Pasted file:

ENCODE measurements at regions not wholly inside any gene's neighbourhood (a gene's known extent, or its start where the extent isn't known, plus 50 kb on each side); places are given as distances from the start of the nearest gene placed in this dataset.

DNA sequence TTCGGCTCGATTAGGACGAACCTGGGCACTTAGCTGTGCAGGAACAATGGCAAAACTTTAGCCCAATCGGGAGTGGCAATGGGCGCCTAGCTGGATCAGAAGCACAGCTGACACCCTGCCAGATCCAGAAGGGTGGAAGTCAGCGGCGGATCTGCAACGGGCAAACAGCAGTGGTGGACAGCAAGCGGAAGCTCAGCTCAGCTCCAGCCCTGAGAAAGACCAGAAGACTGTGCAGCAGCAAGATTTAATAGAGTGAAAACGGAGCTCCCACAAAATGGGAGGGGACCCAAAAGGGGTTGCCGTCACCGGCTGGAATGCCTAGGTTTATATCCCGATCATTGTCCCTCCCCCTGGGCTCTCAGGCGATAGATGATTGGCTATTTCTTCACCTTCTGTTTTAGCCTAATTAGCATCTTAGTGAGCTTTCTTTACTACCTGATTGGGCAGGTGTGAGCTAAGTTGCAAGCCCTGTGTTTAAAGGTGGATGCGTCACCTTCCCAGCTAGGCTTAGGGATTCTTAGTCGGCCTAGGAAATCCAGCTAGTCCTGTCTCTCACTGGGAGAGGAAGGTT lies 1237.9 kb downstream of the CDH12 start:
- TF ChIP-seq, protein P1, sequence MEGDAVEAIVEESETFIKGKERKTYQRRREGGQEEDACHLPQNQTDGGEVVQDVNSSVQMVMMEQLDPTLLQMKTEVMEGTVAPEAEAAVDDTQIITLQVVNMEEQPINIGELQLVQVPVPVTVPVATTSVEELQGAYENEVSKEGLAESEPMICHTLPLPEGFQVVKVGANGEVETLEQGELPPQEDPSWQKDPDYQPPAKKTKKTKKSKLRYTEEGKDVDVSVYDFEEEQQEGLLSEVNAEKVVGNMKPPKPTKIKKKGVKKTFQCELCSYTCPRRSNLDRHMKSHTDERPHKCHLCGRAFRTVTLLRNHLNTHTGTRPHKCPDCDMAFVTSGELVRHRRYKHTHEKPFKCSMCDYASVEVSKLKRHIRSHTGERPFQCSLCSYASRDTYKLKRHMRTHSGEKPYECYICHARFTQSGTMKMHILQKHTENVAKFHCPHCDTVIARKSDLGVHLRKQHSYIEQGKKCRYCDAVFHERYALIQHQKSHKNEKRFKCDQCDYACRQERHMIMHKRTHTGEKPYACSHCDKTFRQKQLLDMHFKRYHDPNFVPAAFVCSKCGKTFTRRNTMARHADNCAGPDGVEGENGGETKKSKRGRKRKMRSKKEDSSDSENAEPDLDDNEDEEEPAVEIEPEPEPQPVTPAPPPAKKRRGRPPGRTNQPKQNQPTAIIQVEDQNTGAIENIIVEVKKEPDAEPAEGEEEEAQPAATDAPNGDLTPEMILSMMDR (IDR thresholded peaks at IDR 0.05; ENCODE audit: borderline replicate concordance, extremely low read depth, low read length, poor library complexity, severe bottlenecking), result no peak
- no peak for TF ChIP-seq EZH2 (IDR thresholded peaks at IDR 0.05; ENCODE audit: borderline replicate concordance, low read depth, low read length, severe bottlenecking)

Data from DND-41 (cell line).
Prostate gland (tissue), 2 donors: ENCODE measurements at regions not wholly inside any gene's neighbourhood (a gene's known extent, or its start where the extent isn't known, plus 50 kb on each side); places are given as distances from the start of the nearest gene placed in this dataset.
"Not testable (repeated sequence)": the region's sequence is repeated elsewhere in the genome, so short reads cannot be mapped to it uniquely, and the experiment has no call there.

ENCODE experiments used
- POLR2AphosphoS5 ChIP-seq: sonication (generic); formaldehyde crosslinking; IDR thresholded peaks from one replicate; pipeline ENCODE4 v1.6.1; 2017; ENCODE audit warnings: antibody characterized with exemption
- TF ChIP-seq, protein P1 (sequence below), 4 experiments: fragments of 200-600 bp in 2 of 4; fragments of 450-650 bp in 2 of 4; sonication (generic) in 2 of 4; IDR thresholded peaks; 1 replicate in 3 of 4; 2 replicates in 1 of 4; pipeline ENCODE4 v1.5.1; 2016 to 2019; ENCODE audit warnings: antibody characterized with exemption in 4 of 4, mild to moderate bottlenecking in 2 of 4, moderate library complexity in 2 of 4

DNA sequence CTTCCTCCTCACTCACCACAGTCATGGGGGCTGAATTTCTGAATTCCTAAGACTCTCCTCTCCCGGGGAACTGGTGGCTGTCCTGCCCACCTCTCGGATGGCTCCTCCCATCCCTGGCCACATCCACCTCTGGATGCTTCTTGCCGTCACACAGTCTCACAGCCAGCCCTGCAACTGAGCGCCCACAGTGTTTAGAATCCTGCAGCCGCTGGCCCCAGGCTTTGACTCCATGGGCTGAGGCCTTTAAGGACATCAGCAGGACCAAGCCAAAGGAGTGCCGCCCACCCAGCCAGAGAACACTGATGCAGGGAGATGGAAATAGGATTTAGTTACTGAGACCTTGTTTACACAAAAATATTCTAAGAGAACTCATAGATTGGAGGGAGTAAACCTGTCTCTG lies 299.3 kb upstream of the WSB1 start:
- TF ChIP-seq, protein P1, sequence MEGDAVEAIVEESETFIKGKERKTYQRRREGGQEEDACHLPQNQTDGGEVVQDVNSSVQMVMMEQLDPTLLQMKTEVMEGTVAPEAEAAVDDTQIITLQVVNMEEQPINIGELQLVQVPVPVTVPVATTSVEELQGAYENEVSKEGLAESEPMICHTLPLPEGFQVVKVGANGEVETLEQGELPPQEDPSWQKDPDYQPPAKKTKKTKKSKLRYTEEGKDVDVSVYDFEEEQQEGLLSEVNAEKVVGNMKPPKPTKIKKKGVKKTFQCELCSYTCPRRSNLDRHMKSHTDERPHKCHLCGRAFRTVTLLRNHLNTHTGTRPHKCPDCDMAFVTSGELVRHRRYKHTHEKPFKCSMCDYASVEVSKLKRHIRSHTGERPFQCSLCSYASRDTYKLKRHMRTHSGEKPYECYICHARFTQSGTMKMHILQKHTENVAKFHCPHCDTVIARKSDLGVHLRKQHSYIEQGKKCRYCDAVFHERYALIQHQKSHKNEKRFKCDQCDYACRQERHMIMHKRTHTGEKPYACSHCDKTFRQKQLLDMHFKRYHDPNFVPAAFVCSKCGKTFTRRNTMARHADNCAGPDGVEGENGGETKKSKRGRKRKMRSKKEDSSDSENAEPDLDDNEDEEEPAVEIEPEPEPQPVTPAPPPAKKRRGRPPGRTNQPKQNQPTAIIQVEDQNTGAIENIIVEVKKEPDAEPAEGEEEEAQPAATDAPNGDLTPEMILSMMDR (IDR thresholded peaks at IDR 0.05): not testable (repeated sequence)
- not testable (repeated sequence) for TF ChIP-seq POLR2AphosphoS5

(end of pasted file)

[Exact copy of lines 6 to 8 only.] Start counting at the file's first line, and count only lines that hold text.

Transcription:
Prostate gland (tissue), 2 donors: ENCODE measurements at regions not wholly inside any gene's neighbourhood (a gene's known extent, or its start where the extent isn't known, plus 50 kb on each side); places are given as distances from the start of the nearest gene placed in this dataset.
"Not testable (repeated sequence)": the region's sequence is repeated elsewhere in the genome, so short reads cannot be mapped to it uniquely, and the experiment has no call there.

ENCODE experiments used